2. Start your own company and hire people who are better than you, becoming a place that only hires the very, very best.

Your anger under the surface might well be anger at your underperforming co-workers, but if you really want a championship your anger is better directed at yourself for still being there. You've changed jobs before, but perhaps you're still looking for opportunities in the wrong league.

Yes it will likely be difficult, but "it's easier said than done" is true of all things worthwhile.

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I have had this, but only during my non-programming related job during university but I don't think it would matter too much. It is obvious that there is always going to be one person who is better than everyone else: Its impossible to find a dev team of 10 people who have equal skills. And why would you want to? If everyone has equal skills, then no one will learn anything.

I only entered the world of work 2 years ago, but I have used the smarter people in my team to learn and to expand my own knowledge and I would hope that by learning from them, I can catch them up and take away some of the things they are better at. If one person has to carry the team, I would hope it would be to a better place where the whole team improve to (nearer) the standard of the better person. Its a big responsibility but one that is important in any dev team

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Teach, don't preach. It's always fun to make yourself sound smart and make other people feel dumb/inferior, but that won't help them. Some don't want to hear it, so don't waste your time on them. There will be at least one or two people willing to listen and learn. Pass on what others have passed on to you.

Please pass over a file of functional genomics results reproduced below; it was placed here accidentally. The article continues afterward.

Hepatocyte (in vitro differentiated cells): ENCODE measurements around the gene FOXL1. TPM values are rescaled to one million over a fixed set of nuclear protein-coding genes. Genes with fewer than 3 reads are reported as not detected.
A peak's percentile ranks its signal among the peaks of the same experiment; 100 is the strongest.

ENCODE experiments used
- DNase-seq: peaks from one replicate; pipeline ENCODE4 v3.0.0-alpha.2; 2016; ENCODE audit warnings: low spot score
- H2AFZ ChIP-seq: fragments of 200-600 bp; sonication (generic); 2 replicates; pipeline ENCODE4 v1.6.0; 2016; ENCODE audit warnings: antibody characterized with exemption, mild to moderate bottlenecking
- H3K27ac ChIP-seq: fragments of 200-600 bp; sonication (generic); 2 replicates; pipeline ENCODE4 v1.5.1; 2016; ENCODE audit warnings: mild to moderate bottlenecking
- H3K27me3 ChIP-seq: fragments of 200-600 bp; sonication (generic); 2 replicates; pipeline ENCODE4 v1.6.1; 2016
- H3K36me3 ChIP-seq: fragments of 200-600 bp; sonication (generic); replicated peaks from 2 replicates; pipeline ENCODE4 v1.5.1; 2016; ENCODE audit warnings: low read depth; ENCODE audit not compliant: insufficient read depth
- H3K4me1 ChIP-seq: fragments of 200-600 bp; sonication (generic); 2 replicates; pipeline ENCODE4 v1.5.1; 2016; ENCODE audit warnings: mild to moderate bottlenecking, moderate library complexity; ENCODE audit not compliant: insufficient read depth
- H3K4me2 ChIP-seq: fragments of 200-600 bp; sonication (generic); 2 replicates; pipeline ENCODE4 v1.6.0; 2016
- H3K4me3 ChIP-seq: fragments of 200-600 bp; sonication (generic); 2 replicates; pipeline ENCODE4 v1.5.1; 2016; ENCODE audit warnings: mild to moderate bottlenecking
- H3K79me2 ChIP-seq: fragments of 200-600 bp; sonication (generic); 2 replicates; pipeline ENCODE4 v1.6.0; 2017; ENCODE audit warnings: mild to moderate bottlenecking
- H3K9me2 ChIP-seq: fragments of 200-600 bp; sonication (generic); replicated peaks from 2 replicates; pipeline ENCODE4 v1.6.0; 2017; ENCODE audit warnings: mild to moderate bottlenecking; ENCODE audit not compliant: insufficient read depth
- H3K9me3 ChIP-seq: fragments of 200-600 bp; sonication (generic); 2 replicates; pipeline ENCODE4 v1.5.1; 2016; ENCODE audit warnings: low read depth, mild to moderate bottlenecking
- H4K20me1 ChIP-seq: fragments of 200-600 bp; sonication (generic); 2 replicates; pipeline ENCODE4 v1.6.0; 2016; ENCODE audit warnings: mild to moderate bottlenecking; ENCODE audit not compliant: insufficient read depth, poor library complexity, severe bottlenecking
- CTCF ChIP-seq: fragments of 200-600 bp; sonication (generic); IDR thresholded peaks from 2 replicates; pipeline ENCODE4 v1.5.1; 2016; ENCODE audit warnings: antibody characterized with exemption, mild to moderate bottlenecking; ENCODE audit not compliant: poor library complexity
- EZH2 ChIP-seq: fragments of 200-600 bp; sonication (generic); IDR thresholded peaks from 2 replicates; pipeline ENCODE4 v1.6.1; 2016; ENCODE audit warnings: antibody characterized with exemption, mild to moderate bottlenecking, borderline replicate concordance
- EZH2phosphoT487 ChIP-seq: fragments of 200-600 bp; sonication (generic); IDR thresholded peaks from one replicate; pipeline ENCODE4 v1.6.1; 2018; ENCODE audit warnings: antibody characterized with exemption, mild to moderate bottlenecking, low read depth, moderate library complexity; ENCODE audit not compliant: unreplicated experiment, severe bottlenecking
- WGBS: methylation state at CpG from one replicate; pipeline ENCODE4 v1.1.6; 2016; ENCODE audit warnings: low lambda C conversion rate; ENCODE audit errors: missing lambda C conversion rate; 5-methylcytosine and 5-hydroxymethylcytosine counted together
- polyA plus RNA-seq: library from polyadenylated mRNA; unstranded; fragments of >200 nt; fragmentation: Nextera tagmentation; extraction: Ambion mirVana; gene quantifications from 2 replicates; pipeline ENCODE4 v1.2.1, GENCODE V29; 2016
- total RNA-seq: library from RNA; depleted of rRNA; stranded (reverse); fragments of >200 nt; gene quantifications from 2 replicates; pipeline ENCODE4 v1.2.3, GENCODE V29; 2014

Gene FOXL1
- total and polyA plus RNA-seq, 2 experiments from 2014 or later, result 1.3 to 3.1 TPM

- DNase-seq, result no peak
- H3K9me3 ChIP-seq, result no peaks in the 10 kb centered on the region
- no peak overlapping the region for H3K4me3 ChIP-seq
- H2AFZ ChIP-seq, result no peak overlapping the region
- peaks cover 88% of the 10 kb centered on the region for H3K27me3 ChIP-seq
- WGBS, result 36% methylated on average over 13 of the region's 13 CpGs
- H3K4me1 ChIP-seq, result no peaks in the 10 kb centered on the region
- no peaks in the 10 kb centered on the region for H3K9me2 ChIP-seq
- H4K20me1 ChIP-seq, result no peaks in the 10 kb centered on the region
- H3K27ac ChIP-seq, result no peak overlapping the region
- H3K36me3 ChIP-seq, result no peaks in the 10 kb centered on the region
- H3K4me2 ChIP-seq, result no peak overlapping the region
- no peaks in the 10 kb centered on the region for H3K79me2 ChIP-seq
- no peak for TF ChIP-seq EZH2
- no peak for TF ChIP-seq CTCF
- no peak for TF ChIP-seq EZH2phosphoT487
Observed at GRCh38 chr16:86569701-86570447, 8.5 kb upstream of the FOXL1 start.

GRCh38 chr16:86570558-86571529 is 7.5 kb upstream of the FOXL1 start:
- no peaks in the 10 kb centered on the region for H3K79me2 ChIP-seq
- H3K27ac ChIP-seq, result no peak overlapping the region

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My vast majority of my teammates like me. What I enjoy most is teaching. I've considered changing careers to actual teaching, except that the pay sucks. – dacracot Dec 8 '10 at 17:34
@dacracot So call it training, mentoring, coaching, or consulting; then it pays better. ;) – Alex Feinman Dec 8 '10 at 17:38

Honestly I would rather have people pay me better rather than Corporate A** kissing.

I feel if they appreciate me, I expect to be paid better/ better bonus.

Good words alone isnt going to fill my stomach nor feed my family.

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Developers come in three flavors ... Einstein, Elvis and Mort. You know the Einsteins ... it might be you based on your question. You know the Elvis ... he's all over twitter, posting blogs, trying to get famous from being a developer. And, you know the Mort ... he shows up at 9:00 a.m. does a decent job and wants to go home at 5:00 p.m. When you're Einstein, it can be very challenging dealing with Mort.

Mythical Man Month cites a study that indicates there is as wide as a 10:1 ratio between good developers and average developers ...

Within just this group the ratios between best and worst performances averaged about 10:1 on productivity measurements and an amazing 5:1 on program speed and space measurements!

It's just a fact of life in our industry that there is going to be a large disparity between the average and star performers. To continue your metaphor, have you ever seen a pro basketball player playing against non-pros? It's like that.

The best thing you can do for yourself is to recognize it and embrace it. Get into Mort's head, understand him, understand what he will do and what he will not do and use it. Be patient with Mort, teach him, teach him again, explain it, explain it again. It's all you can do. At the end of the day, you will probably leave your company and wind up at a Microsoft or Google or somewhere where Einsteins (and Elvi) are appreciated.

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The 10:1 good to bad ratio applies to companies as well. There is evidence that good companies tend to hire good developers and there isn't an even distribution. – JeffO Dec 8 '10 at 18:58
My problem with this depiction of "Mort" (besides the categorization into "three flavors") is that is how the on-board shuttle group does its work: like professionals (or "adults", as the 1996 article said). Of course, working to get it right instead of to meet a deadline allows helps, but don't let that draw attention away from the meticulous preparation and thorough communication the team has. Summary of four main points. – Mark C Jan 31 '11 at 5:03